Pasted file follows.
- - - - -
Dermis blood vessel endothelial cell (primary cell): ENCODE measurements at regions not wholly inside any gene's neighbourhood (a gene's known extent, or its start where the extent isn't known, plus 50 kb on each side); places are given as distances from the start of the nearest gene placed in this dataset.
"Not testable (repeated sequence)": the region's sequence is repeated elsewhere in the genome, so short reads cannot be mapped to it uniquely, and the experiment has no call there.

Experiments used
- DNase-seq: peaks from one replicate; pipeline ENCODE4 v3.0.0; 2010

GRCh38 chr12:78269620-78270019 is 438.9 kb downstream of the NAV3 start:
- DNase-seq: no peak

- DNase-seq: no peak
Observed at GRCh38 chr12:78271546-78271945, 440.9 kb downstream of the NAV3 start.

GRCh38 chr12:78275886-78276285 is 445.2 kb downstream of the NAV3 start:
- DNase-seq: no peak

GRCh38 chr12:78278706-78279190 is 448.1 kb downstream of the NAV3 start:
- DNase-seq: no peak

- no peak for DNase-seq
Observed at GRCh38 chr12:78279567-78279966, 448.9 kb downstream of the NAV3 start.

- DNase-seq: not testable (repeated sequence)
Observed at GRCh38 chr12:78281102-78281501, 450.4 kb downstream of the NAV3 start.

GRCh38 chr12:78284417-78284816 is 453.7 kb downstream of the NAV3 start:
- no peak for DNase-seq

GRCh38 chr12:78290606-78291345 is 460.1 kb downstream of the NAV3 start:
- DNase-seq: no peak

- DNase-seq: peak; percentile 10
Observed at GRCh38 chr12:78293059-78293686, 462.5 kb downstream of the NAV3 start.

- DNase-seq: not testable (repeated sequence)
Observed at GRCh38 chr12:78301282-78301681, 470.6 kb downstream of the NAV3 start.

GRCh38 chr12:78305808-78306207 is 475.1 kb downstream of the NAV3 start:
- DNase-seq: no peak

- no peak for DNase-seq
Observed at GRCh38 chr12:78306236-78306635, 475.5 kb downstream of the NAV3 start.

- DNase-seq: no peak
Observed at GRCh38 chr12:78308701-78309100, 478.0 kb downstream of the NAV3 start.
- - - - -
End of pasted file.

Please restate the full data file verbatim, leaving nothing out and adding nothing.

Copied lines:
Dermis blood vessel endothelial cell (primary cell): ENCODE measurements at regions not wholly inside any gene's neighbourhood (a gene's known extent, or its start where the extent isn't known, plus 50 kb on each side); places are given as distances from the start of the nearest gene placed in this dataset.
"Not testable (repeated sequence)": the region's sequence is repeated elsewhere in the genome, so short reads cannot be mapped to it uniquely, and the experiment has no call there.

Experiments used
- DNase-seq: peaks from one replicate; pipeline ENCODE4 v3.0.0; 2010

GRCh38 chr12:78269620-78270019 is 438.9 kb downstream of the NAV3 start:
- DNase-seq: no peak

- DNase-seq: no peak
Observed at GRCh38 chr12:78271546-78271945, 440.9 kb downstream of the NAV3 start.

GRCh38 chr12:78275886-78276285 is 445.2 kb downstream of the NAV3 start:
- DNase-seq: no peak

GRCh38 chr12:78278706-78279190 is 448.1 kb downstream of the NAV3 start:
- DNase-seq: no peak

- no peak for DNase-seq
Observed at GRCh38 chr12:78279567-78279966, 448.9 kb downstream of the NAV3 start.

- DNase-seq: not testable (repeated sequence)
Observed at GRCh38 chr12:78281102-78281501, 450.4 kb downstream of the NAV3 start.

GRCh38 chr12:78284417-78284816 is 453.7 kb downstream of the NAV3 start:
- no peak for DNase-seq

GRCh38 chr12:78290606-78291345 is 460.1 kb downstream of the NAV3 start:
- DNase-seq: no peak

- DNase-seq: peak; percentile 10
Observed at GRCh38 chr12:78293059-78293686, 462.5 kb downstream of the NAV3 start.

- DNase-seq: not testable (repeated sequence)
Observed at GRCh38 chr12:78301282-78301681, 470.6 kb downstream of the NAV3 start.

GRCh38 chr12:78305808-78306207 is 475.1 kb downstream of the NAV3 start:
- DNase-seq: no peak

- no peak for DNase-seq
Observed at GRCh38 chr12:78306236-78306635, 475.5 kb downstream of the NAV3 start.

- DNase-seq: no peak
Observed at GRCh38 chr12:78308701-78309100, 478.0 kb downstream of the NAV3 start.